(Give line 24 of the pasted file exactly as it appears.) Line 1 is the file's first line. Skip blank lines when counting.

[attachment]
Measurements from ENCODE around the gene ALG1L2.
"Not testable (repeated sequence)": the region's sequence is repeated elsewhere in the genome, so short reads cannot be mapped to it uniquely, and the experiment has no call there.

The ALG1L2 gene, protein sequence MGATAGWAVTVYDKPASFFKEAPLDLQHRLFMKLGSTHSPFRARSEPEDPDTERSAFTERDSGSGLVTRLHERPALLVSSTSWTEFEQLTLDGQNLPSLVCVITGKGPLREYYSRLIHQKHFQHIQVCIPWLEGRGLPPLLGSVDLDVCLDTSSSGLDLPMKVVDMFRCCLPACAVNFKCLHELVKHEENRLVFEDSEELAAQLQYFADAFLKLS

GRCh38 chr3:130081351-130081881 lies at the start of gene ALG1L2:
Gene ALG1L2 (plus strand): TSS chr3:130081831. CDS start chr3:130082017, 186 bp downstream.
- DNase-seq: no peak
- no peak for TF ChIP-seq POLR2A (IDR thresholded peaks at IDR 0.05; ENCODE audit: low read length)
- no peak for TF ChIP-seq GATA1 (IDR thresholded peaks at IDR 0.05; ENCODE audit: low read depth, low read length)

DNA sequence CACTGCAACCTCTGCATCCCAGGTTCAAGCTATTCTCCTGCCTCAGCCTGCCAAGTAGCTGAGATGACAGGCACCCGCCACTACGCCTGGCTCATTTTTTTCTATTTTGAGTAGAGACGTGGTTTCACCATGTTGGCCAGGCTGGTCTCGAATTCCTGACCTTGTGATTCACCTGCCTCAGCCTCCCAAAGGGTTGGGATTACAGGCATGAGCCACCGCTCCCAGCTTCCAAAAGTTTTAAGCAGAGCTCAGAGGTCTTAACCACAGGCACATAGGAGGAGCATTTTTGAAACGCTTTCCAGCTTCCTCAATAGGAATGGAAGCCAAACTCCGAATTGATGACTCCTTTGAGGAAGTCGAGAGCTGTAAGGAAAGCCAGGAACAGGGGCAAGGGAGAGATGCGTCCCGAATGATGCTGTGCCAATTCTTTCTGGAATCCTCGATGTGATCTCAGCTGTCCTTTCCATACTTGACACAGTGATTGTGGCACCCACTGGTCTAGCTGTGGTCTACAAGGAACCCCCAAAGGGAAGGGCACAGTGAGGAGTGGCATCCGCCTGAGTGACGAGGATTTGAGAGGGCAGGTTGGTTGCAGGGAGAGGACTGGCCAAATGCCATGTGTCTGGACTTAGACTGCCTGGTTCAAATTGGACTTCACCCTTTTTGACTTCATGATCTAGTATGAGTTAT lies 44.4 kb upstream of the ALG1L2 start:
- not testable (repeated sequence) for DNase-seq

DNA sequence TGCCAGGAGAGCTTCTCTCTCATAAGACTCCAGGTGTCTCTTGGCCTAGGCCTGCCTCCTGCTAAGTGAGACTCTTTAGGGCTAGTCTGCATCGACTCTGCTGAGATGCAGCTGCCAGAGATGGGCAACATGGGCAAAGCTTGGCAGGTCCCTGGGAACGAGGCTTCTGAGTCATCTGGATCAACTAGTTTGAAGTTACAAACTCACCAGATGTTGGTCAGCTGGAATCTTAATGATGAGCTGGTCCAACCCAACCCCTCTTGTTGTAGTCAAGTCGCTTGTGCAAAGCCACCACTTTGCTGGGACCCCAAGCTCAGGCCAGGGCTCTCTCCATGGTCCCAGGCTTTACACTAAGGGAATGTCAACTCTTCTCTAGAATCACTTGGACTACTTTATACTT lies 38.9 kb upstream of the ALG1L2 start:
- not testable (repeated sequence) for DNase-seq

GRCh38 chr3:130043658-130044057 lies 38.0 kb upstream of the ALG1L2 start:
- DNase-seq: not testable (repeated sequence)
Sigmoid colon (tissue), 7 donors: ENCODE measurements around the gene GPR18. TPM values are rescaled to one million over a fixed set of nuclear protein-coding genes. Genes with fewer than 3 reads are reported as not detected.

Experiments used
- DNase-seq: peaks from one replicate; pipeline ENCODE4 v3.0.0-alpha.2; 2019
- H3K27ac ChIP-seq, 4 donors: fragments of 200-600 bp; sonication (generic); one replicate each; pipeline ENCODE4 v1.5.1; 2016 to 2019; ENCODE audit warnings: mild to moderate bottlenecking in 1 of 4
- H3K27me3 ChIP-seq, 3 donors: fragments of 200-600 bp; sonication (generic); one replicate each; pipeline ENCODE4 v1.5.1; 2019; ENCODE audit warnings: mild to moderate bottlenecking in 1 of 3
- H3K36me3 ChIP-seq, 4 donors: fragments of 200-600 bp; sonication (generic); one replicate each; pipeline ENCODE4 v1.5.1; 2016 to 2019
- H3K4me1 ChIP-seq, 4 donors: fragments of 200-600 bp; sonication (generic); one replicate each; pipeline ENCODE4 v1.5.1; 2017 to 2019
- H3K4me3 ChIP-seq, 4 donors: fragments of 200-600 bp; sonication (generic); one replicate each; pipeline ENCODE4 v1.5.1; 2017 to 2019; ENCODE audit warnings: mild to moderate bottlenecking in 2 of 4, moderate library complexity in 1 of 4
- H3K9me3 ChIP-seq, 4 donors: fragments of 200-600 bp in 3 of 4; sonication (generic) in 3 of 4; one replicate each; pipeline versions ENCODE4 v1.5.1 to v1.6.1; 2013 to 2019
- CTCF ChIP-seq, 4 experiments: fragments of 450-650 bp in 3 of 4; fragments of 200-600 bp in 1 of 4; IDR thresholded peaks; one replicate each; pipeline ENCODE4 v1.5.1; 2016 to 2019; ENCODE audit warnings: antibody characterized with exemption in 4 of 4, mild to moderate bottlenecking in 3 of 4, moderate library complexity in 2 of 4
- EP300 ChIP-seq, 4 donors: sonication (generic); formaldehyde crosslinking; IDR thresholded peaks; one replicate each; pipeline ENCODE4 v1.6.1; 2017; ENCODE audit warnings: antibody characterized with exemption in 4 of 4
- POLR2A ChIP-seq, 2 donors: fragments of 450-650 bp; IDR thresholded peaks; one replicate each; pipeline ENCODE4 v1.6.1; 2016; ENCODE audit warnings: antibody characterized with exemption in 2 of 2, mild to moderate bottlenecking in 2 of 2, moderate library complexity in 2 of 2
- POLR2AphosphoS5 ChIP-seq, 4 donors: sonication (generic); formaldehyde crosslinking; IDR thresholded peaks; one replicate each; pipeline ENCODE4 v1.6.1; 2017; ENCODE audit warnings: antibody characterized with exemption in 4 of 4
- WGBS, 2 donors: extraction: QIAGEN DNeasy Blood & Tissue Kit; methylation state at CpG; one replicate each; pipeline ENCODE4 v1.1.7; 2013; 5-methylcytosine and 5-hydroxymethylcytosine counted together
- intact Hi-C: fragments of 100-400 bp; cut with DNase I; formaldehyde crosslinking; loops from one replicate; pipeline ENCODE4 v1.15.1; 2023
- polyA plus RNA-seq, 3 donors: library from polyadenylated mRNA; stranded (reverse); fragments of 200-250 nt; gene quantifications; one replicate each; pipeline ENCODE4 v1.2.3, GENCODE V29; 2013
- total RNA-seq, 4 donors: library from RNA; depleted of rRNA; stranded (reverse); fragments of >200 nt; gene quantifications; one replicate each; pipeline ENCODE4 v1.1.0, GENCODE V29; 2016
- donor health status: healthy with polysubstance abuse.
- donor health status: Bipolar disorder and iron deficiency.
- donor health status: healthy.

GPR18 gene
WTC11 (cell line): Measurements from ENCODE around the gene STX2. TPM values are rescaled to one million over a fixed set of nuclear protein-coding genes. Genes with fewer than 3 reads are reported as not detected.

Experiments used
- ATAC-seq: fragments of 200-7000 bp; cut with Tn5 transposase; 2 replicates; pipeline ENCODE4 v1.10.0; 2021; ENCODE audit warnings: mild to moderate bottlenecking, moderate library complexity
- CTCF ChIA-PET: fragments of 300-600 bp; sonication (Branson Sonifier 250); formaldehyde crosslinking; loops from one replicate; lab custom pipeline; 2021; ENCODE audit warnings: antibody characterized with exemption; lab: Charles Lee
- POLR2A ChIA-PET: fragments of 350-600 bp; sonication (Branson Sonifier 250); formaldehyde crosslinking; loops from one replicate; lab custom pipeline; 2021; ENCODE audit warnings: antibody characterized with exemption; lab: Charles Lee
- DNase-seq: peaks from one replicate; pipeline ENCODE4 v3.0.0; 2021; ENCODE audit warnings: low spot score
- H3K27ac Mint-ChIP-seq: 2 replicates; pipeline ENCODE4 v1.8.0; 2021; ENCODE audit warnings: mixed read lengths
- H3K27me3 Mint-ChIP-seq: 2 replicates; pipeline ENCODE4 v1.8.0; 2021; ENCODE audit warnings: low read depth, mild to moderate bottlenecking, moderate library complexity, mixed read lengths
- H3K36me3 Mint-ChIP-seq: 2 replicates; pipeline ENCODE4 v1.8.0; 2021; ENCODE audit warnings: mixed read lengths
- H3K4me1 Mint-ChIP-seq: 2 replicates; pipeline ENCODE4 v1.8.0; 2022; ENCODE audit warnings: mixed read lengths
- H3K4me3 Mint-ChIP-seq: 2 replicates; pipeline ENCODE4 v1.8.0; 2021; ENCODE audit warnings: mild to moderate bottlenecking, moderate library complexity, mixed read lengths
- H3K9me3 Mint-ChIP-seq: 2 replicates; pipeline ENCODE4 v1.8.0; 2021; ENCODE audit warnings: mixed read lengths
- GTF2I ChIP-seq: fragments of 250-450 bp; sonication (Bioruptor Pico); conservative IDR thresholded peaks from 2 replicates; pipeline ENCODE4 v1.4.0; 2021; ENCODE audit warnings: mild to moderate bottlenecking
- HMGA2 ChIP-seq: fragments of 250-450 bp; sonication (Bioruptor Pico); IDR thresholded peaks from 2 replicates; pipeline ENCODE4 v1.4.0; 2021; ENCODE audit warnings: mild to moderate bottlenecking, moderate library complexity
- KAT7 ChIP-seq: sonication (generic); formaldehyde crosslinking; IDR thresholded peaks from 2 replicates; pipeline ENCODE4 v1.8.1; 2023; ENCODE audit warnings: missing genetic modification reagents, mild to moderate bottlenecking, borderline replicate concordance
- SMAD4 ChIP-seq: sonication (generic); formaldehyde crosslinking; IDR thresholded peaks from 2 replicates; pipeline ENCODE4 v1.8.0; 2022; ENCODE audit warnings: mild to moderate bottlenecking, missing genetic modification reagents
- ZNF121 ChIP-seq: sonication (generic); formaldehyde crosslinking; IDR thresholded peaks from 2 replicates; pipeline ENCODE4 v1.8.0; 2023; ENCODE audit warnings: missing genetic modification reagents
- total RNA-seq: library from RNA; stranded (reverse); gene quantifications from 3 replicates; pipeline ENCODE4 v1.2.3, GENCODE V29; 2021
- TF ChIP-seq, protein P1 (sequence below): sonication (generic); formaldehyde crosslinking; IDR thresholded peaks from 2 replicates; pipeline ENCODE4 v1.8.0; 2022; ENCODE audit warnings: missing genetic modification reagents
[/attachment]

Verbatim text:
- CTCF ChIP-seq, 4 experiments: fragments of 450-650 bp in 3 of 4; fragments of 200-600 bp in 1 of 4; IDR thresholded peaks; one replicate each; pipeline ENCODE4 v1.5.1; 2016 to 2019; ENCODE audit warnings: antibody characterized with exemption in 4 of 4, mild to moderate bottlenecking in 3 of 4, moderate library complexity in 2 of 4